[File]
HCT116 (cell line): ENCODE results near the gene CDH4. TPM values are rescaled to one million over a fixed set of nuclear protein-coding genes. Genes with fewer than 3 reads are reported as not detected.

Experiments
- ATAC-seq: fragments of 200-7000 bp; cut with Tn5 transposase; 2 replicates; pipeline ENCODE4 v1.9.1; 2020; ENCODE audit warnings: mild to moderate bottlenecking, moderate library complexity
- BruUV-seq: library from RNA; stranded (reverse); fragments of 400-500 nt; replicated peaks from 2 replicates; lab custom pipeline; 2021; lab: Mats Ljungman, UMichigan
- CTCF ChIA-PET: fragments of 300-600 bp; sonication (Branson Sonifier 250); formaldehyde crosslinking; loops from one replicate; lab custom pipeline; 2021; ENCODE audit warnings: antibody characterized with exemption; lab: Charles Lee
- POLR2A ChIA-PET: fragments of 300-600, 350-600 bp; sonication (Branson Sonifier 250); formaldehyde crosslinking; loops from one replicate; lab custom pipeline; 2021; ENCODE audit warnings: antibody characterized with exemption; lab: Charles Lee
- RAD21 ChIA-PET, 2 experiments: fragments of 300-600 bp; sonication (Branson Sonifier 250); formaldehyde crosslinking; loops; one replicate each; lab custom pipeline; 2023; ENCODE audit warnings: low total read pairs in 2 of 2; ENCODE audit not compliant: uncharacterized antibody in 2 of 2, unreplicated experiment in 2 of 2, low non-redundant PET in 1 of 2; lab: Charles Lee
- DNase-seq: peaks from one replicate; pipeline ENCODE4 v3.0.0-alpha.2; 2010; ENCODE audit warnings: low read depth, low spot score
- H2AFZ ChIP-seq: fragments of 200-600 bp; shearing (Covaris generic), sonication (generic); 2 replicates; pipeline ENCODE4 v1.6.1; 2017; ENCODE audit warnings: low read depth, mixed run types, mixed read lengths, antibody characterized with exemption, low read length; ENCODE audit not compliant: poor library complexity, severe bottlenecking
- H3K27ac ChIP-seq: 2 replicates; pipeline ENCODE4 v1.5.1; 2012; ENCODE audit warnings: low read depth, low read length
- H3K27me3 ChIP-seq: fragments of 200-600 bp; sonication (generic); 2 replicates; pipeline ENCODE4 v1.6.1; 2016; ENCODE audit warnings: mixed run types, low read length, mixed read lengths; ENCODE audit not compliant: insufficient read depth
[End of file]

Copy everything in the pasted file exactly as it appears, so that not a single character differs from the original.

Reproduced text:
HCT116 (cell line): ENCODE results near the gene CDH4. TPM values are rescaled to one million over a fixed set of nuclear protein-coding genes. Genes with fewer than 3 reads are reported as not detected.

Experiments
- ATAC-seq: fragments of 200-7000 bp; cut with Tn5 transposase; 2 replicates; pipeline ENCODE4 v1.9.1; 2020; ENCODE audit warnings: mild to moderate bottlenecking, moderate library complexity
- BruUV-seq: library from RNA; stranded (reverse); fragments of 400-500 nt; replicated peaks from 2 replicates; lab custom pipeline; 2021; lab: Mats Ljungman, UMichigan
- CTCF ChIA-PET: fragments of 300-600 bp; sonication (Branson Sonifier 250); formaldehyde crosslinking; loops from one replicate; lab custom pipeline; 2021; ENCODE audit warnings: antibody characterized with exemption; lab: Charles Lee
- POLR2A ChIA-PET: fragments of 300-600, 350-600 bp; sonication (Branson Sonifier 250); formaldehyde crosslinking; loops from one replicate; lab custom pipeline; 2021; ENCODE audit warnings: antibody characterized with exemption; lab: Charles Lee
- RAD21 ChIA-PET, 2 experiments: fragments of 300-600 bp; sonication (Branson Sonifier 250); formaldehyde crosslinking; loops; one replicate each; lab custom pipeline; 2023; ENCODE audit warnings: low total read pairs in 2 of 2; ENCODE audit not compliant: uncharacterized antibody in 2 of 2, unreplicated experiment in 2 of 2, low non-redundant PET in 1 of 2; lab: Charles Lee
- DNase-seq: peaks from one replicate; pipeline ENCODE4 v3.0.0-alpha.2; 2010; ENCODE audit warnings: low read depth, low spot score
- H2AFZ ChIP-seq: fragments of 200-600 bp; shearing (Covaris generic), sonication (generic); 2 replicates; pipeline ENCODE4 v1.6.1; 2017; ENCODE audit warnings: low read depth, mixed run types, mixed read lengths, antibody characterized with exemption, low read length; ENCODE audit not compliant: poor library complexity, severe bottlenecking
- H3K27ac ChIP-seq: 2 replicates; pipeline ENCODE4 v1.5.1; 2012; ENCODE audit warnings: low read depth, low read length
- H3K27me3 ChIP-seq: fragments of 200-600 bp; sonication (generic); 2 replicates; pipeline ENCODE4 v1.6.1; 2016; ENCODE audit warnings: mixed run types, low read length, mixed read lengths; ENCODE audit not compliant: insufficient read depth